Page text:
By Maya Gomez
This past Sun., Nov. 7, Saratoga High School’s Culture of Consent Task Force, a group led by SHS staff and students passionate about consent education, organized a rally in the school’s quad to bring awarness to sexual assault and harassment. Similar to the stand for solidarity march organized by the LGHS’s From Survivors For Survivors team this past summer, the rally drew in a crowd filled with students, staff, and family members from the Los Gatos Saratoga Union High School District in support of survivors.
The first speaker of the event was LGHS junior Katy Hawk, president of the Sexual Violence Free LGHS club. During an interview, Hawk discussed that their involvment in sexual assault and harassment awarness began in middle school. “When I was younger, one of my best friends was in a tough situation. She had been sexually assaulted numerous times.” Hawk added, “I was really close with her, and wanted to do everything I could to help her. To this day, we are still very close, and seeing how it affected her made me want to do something about it.”
During their speech at the rally, Hawk revealed that they were assaulted while in a relationship during freshman year. They recalled that during a specific instance they found the courage to say no, but the perpetrator ignored them. “No means no, but to him, no meant nothing.” Hawk ended their speech by concluding that they will “never stop saying no,” sending support to survivors at both LGHS and SHS.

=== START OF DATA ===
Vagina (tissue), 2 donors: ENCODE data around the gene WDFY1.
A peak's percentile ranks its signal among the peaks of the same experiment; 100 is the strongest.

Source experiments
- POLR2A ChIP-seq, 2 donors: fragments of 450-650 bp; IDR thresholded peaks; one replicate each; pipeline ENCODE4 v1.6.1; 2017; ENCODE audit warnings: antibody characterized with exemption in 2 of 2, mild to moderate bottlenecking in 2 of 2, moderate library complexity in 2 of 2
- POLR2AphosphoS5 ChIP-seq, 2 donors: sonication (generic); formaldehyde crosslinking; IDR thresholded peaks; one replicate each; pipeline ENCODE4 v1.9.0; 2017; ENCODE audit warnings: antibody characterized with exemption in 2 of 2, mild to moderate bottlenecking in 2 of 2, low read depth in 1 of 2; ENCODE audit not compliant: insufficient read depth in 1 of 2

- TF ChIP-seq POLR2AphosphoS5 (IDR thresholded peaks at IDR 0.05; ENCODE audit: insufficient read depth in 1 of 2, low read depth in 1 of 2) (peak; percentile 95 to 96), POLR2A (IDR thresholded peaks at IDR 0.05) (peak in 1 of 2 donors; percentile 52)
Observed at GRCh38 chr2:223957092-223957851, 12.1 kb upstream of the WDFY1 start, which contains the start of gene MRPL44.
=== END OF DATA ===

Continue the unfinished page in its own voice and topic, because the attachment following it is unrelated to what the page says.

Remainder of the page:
Tara Natarajan, a sophomore at SHS shared that before moving to the states, she was assaulted by an employee at her elementary school, stating that “It lasted five minutes, but it felt like hours in [his] hands.” After her move to the U.S. Natarajan expressed that her faith in our justice system was “shattered” after discovering that, despite countless cases going to court and survivors coming forward, little has changed.
Another SHS student, Allison Tan, read an original piece entitled “Stupid Five Senses,” in which she discussed specific instances of sexual assault and harassment using the five senses. In reference to a game commonly referred to as the firetruck game, where someone moves their hand up your leg and only stops when you say the word “red,” Tan stated, “when I said stop, he simply said that firetrucks don’t stop for a red light.” Concluding her speech, she conveyed, “Survivors are strong because they have to be, not because they want to be.”
SHS students Mason Wang and Anand Agrawal also spoke at the rally, sharing insensitive and offensive things they have heard regarding sexaul violence at Saratoga High School, including comments such as “I’m going to Title Nine you.” The two expressed their frustration with the behavior of many of the men at their school. “Other people’s survivor stories are not ours to laugh about or invalidate.”
To all speakers at the rally, in addition to the other speakers not mentioned in the article including Leila Carlin, LGHS student, Jasmine Ispasoiu, SHS student, and Heather Hennessy, thank you for sharing your story with us.